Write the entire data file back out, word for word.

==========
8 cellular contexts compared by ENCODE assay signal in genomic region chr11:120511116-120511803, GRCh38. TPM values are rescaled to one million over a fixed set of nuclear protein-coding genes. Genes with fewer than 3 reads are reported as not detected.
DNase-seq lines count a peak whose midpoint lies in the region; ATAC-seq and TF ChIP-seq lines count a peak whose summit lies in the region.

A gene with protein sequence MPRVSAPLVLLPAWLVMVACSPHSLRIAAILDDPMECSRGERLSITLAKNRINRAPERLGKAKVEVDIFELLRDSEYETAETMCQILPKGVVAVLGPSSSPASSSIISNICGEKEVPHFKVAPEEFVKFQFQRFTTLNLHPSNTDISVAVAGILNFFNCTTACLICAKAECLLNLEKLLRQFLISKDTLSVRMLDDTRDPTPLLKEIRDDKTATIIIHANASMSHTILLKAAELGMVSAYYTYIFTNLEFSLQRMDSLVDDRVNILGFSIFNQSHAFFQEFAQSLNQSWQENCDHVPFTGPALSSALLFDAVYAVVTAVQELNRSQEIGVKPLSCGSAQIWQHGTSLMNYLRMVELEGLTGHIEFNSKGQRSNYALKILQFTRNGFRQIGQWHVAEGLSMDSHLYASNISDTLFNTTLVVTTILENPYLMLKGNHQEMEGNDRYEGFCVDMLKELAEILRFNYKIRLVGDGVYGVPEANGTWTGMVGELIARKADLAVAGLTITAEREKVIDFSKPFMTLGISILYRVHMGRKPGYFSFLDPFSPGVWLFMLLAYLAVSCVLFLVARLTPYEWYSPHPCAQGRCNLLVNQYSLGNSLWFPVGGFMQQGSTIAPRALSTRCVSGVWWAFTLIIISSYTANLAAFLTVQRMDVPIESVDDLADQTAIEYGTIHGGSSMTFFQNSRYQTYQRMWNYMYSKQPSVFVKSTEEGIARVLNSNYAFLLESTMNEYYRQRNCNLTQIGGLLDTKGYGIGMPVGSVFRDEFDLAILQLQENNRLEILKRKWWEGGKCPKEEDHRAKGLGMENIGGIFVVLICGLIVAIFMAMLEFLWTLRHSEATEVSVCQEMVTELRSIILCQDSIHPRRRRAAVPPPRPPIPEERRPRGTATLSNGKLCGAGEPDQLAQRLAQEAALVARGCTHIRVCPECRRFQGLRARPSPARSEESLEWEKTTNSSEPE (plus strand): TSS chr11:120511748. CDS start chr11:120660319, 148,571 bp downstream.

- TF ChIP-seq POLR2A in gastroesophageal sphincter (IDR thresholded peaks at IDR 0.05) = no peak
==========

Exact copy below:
8 cellular contexts compared by ENCODE assay signal in genomic region chr11:120511116-120511803, GRCh38. TPM values are rescaled to one million over a fixed set of nuclear protein-coding genes. Genes with fewer than 3 reads are reported as not detected.
DNase-seq lines count a peak whose midpoint lies in the region; ATAC-seq and TF ChIP-seq lines count a peak whose summit lies in the region.

A gene with protein sequence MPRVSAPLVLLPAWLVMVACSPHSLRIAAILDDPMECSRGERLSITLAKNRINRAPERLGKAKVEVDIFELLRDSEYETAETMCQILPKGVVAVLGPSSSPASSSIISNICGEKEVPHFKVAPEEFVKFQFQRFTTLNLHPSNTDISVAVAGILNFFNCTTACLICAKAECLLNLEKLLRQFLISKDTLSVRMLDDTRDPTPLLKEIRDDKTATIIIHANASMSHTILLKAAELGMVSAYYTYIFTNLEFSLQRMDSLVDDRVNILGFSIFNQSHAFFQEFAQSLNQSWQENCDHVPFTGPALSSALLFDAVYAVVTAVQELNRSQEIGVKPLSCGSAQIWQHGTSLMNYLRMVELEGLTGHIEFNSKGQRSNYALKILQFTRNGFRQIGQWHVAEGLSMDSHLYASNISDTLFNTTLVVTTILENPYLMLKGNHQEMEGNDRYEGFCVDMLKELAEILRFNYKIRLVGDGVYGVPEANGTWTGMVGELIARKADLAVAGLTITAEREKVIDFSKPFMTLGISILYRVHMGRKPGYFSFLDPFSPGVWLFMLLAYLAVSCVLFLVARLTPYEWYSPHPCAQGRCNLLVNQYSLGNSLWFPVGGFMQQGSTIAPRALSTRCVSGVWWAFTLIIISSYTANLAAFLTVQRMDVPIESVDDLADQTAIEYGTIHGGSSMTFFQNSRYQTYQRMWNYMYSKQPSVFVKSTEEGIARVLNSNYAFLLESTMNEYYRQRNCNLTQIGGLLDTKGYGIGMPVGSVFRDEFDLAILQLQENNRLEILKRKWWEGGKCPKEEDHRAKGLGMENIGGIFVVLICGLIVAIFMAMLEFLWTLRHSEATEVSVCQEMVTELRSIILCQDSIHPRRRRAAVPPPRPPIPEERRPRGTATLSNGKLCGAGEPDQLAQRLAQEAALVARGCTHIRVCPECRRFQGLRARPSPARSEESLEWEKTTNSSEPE (plus strand): TSS chr11:120511748. CDS start chr11:120660319, 148,571 bp downstream.

- TF ChIP-seq POLR2A in gastroesophageal sphincter (IDR thresholded peaks at IDR 0.05) = no peak